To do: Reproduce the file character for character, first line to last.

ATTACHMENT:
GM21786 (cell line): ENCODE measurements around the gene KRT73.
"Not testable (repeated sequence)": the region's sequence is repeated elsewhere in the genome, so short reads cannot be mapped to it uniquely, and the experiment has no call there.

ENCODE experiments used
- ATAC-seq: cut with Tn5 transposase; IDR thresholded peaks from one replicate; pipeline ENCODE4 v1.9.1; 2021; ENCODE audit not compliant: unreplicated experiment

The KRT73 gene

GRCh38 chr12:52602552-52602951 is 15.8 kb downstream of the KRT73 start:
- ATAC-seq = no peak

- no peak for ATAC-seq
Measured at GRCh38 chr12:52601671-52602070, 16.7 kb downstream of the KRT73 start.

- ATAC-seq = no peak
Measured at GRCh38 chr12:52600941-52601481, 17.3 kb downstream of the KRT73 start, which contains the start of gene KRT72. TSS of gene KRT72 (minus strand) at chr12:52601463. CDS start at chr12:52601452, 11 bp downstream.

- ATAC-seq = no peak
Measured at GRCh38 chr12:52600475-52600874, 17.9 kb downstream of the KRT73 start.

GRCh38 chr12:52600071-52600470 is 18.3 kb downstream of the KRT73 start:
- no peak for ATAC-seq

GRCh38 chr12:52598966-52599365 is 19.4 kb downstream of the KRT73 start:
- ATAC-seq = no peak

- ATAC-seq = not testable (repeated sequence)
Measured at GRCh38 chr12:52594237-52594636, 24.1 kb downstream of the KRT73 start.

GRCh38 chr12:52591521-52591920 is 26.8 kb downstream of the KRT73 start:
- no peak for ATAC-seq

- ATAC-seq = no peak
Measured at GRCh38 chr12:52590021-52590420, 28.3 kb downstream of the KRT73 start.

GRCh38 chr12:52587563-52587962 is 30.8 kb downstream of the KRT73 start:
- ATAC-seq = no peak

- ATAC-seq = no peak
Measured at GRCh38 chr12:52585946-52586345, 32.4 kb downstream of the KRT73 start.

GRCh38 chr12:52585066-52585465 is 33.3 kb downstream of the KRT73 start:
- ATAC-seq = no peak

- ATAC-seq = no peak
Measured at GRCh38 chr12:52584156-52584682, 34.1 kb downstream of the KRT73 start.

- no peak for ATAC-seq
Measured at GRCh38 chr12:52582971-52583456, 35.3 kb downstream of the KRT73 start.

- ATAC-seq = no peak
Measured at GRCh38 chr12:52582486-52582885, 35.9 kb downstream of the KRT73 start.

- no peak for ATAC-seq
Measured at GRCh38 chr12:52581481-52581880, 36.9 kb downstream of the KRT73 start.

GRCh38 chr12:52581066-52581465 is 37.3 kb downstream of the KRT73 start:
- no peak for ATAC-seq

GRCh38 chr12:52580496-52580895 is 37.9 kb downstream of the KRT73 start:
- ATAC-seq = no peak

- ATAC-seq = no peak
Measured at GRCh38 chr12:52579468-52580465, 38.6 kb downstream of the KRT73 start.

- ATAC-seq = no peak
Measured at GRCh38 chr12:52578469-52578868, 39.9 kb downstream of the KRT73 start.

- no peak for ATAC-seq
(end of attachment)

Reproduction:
GM21786 (cell line): ENCODE measurements around the gene KRT73.
"Not testable (repeated sequence)": the region's sequence is repeated elsewhere in the genome, so short reads cannot be mapped to it uniquely, and the experiment has no call there.

ENCODE experiments used
- ATAC-seq: cut with Tn5 transposase; IDR thresholded peaks from one replicate; pipeline ENCODE4 v1.9.1; 2021; ENCODE audit not compliant: unreplicated experiment

The KRT73 gene

GRCh38 chr12:52602552-52602951 is 15.8 kb downstream of the KRT73 start:
- ATAC-seq = no peak

- no peak for ATAC-seq
Measured at GRCh38 chr12:52601671-52602070, 16.7 kb downstream of the KRT73 start.

- ATAC-seq = no peak
Measured at GRCh38 chr12:52600941-52601481, 17.3 kb downstream of the KRT73 start, which contains the start of gene KRT72. TSS of gene KRT72 (minus strand) at chr12:52601463. CDS start at chr12:52601452, 11 bp downstream.

- ATAC-seq = no peak
Measured at GRCh38 chr12:52600475-52600874, 17.9 kb downstream of the KRT73 start.

GRCh38 chr12:52600071-52600470 is 18.3 kb downstream of the KRT73 start:
- no peak for ATAC-seq

GRCh38 chr12:52598966-52599365 is 19.4 kb downstream of the KRT73 start:
- ATAC-seq = no peak

- ATAC-seq = not testable (repeated sequence)
Measured at GRCh38 chr12:52594237-52594636, 24.1 kb downstream of the KRT73 start.

GRCh38 chr12:52591521-52591920 is 26.8 kb downstream of the KRT73 start:
- no peak for ATAC-seq

- ATAC-seq = no peak
Measured at GRCh38 chr12:52590021-52590420, 28.3 kb downstream of the KRT73 start.

GRCh38 chr12:52587563-52587962 is 30.8 kb downstream of the KRT73 start:
- ATAC-seq = no peak

- ATAC-seq = no peak
Measured at GRCh38 chr12:52585946-52586345, 32.4 kb downstream of the KRT73 start.

GRCh38 chr12:52585066-52585465 is 33.3 kb downstream of the KRT73 start:
- ATAC-seq = no peak

- ATAC-seq = no peak
Measured at GRCh38 chr12:52584156-52584682, 34.1 kb downstream of the KRT73 start.

- no peak for ATAC-seq
Measured at GRCh38 chr12:52582971-52583456, 35.3 kb downstream of the KRT73 start.

- ATAC-seq = no peak
Measured at GRCh38 chr12:52582486-52582885, 35.9 kb downstream of the KRT73 start.

- no peak for ATAC-seq
Measured at GRCh38 chr12:52581481-52581880, 36.9 kb downstream of the KRT73 start.

GRCh38 chr12:52581066-52581465 is 37.3 kb downstream of the KRT73 start:
- no peak for ATAC-seq

GRCh38 chr12:52580496-52580895 is 37.9 kb downstream of the KRT73 start:
- ATAC-seq = no peak

- ATAC-seq = no peak
Measured at GRCh38 chr12:52579468-52580465, 38.6 kb downstream of the KRT73 start.

- ATAC-seq = no peak
Measured at GRCh38 chr12:52578469-52578868, 39.9 kb downstream of the KRT73 start.

- no peak for ATAC-seq